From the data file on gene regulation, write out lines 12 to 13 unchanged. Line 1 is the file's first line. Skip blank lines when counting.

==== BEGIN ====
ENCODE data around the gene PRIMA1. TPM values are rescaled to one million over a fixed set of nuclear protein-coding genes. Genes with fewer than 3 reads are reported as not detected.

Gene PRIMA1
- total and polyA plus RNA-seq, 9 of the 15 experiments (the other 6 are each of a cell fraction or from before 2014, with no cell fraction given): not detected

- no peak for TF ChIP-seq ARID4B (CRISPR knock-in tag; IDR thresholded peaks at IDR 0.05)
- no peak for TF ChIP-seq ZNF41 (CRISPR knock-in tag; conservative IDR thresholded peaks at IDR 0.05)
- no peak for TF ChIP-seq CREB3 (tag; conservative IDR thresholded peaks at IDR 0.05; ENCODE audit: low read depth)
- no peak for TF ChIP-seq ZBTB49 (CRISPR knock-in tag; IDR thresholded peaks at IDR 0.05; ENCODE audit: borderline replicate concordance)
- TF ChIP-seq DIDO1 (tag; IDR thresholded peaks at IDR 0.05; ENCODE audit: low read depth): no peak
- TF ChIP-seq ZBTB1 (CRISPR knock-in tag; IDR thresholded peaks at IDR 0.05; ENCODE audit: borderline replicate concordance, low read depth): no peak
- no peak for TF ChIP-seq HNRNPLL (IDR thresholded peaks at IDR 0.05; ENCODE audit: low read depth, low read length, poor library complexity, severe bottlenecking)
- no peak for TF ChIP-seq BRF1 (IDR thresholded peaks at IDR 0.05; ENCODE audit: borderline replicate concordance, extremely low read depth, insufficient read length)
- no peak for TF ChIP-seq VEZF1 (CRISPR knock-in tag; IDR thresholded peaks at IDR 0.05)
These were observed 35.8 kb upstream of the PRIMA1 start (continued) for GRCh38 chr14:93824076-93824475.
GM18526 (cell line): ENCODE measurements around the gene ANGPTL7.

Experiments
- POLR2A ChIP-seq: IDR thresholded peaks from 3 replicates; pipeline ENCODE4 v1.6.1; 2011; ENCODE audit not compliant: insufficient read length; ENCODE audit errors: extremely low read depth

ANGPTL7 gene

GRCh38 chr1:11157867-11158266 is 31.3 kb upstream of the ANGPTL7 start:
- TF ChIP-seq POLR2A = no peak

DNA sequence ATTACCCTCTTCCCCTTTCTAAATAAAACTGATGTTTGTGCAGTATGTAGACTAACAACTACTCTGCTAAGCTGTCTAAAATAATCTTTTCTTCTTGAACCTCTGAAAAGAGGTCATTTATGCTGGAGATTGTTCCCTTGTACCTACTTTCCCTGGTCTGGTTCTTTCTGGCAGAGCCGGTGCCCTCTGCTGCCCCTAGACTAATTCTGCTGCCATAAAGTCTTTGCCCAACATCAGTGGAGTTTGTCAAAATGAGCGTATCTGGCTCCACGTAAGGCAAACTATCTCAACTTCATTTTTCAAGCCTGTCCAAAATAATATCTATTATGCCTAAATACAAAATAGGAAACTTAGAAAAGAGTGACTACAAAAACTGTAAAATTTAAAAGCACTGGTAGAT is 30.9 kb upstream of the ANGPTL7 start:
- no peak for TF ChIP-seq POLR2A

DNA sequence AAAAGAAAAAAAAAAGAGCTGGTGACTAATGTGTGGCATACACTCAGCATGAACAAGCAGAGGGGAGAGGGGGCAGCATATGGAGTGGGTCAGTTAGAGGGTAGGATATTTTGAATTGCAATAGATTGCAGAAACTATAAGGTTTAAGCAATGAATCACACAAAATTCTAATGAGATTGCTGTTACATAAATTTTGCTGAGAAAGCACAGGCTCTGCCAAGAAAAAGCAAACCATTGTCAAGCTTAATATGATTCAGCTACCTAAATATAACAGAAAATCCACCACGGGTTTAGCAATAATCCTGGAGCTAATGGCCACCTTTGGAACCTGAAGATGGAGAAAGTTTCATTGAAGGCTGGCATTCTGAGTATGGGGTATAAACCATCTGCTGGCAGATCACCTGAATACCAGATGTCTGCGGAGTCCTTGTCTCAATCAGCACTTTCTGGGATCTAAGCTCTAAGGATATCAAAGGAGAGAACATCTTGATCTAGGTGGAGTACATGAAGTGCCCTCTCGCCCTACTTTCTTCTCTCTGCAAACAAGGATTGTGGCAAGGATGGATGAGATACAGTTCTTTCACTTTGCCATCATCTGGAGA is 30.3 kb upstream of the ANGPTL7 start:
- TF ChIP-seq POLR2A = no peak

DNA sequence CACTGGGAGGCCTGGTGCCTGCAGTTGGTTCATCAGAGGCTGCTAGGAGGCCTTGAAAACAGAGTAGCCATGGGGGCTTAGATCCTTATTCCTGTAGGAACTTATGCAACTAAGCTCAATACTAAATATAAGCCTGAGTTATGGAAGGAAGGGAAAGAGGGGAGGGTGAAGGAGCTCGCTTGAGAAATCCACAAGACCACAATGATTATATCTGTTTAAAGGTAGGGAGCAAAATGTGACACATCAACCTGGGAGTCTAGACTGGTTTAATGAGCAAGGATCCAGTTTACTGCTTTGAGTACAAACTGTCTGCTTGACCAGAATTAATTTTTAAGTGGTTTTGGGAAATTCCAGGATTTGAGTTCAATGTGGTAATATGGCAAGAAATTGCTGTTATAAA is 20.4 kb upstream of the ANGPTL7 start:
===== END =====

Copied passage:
- no peak for TF ChIP-seq VEZF1 (CRISPR knock-in tag; IDR thresholded peaks at IDR 0.05)
These were observed 35.8 kb upstream of the PRIMA1 start (continued) for GRCh38 chr14:93824076-93824475.